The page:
State's Shell deal trades short-term tax losses for long-term jobs
Zero state and local taxes for 15 years.
That's the deal, plus other incentives under negotiation, that Shell Oil Co. landed to build a multibillion-dollar petrochemical plant in Beaver County.
Yet economic development experts and politicians appear to agree that Western Pennsylvania will come out ahead.
"This could mean 8,000 to 10,000 construction jobs. Who's doing something like that anywhere?" state Sen. Jay Costa, D-Forest Hills, said following Shell's announcement last week that it signed an option agreement with Horsehead Corp. for its 300-acre zinc smelter property in Potter and Center townships.
"Sometimes you lose tax revenue but in return what you're getting is a long-term employment opportunity," Costa said. "I view those lost tax dollars as an investment."
Republican Gov. Tom Corbett continues negotiations with Shell officials about what the state can offer in addition to a Keystone Opportunity Zone designation, which eliminates the plant's property taxes along with its corporate net income, capital stock and franchise, and sales and use taxes for 15 years.
The Legislature in February expanded the KOZ program to include the site. It streamlined local land-use rules, limiting municipal zoning power over oil and gas site locations. The legislation contained almost $12 million that state officials could use over three years to lure a chemical plant or ethane cracker and to convert oil refineries in Southeastern Pennsylvania.
"One of the reasons we have been so quiet about this is because negotiations are ongoing and, as part of the negotiations, we signed a confidentiality agreement," Corbett said. "When those terms can be released, we will release them to you."
Another potential lure for Shell -- which declined offers from Ohio and West Virginia -- is that Pennsylvania lacks an extraction tax on natural gas the company would take from its wells and feed into the plant to create the building blocks for plastics and other products. The other states tax gas extraction.
A final decision on whether to build the plant, which could cost up to $4 billion, will occur in coming years. If it happens, taxing authorities including the county, townships and school district will have to decide whether to grant the Keystone Opportunity Zone, said Bob Rice, vice president of Beaver County Corporation for Economic Development.
Although taxpayers might view tax exemptions as a high price for a financially strapped state to promise, a large chemical plant would produce strong economic ripple effects, said Jake Haulk, president of the Allegheny Institute for Public Policy, a conservative policy group in Castle Shannon.
"I'm torn," said Haulk, who typically opposes tax incentives. "I don't like just handing out benefits to people to get them here. But if they're going to spend a lot of money and hire a lot of people, I can see the Keystone Opportunity Zone being an appropriate vehicle for that."
In addition to construction jobs, the plant could employ hundreds of skilled workers, earning average salaries of $70,000 a year. The supply chain for the plant and manufacturers that locate here to take advantage of its products could create thousands more jobs, advocates said.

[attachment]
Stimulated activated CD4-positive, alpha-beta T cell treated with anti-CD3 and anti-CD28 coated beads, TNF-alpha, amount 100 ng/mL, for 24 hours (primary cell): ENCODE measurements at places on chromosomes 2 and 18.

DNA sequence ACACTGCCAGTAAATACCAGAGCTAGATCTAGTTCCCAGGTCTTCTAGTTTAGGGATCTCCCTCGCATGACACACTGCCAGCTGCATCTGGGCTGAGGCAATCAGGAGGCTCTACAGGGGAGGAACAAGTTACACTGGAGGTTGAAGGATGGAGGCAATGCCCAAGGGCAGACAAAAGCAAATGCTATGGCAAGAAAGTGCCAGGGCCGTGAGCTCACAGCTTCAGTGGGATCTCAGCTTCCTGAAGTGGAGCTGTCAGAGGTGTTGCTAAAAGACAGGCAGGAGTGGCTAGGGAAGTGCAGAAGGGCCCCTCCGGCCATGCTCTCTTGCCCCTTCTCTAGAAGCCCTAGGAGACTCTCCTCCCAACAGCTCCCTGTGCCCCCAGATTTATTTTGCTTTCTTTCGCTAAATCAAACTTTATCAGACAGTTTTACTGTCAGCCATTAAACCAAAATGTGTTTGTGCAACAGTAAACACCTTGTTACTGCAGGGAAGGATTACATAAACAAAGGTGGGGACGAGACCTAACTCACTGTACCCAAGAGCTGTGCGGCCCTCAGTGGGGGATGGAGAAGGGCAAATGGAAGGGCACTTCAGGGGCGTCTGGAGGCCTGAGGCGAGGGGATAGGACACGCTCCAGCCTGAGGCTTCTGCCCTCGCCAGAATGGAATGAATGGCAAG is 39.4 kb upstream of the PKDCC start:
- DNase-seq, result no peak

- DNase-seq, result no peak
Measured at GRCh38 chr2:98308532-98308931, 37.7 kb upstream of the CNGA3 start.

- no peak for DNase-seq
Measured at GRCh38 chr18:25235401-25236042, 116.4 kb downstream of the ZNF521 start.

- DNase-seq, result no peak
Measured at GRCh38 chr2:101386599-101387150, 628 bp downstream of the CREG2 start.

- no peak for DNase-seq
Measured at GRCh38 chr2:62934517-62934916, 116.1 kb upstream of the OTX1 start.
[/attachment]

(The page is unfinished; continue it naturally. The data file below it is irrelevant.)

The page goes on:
"The state will benefit because all the people they employ will pay income taxes, and on all the things those people buy, they'll pay sales taxes," said Harold Miller, president of Future Strategies, a Downtown consulting firm. "All those people who work there will be paying property taxes where they live."
Tax revenue should increase from businesses that supply the plant and from workers those companies likely would need to hire, Miller said.
Shell "may not be paying taxes but all the companies that supply it will," he said. "You can't look at it as narrowly as 'Did we give away the store to get the Shell plant?' "
Haulk pointed out that Horsehead planned to shutter its zinc smelter next year and move the operation to North Carolina, leaving an empty industrial site that no company would redevelop without government help.
The months-long competition among Pennsylvania, Ohio and West Virginia required state leaders to offer lucrative incentives, Haulk said.
"It's about competing with other states that will offer something," he said. "If you don't offer them something, they won't come."
Shell operates a 1,000-acre chemical plant in Norco, La., with more than 600 employees. The plant generates annual payroll of $50 million, the company states on its website. It pays more than $16 million in state and local taxes, plus $1 million a year in property taxes to St. Charles Parish, where it is the third-largest taxpayer.
Although the first 15 years in Beaver County would be tax-free, the years after would not be, noted David Black, CEO of the Harrisburg Regional Chamber and Economic Development Corp., a former deputy secretary of Community and Economic Development.
"If you invest in the plant, you're not just there for 15 years," Black said. "You're there for the long haul."
As long as there's demand for Marcellus shale gas, he said, the taxes paid in later years "will more than offset the losses in the early years."
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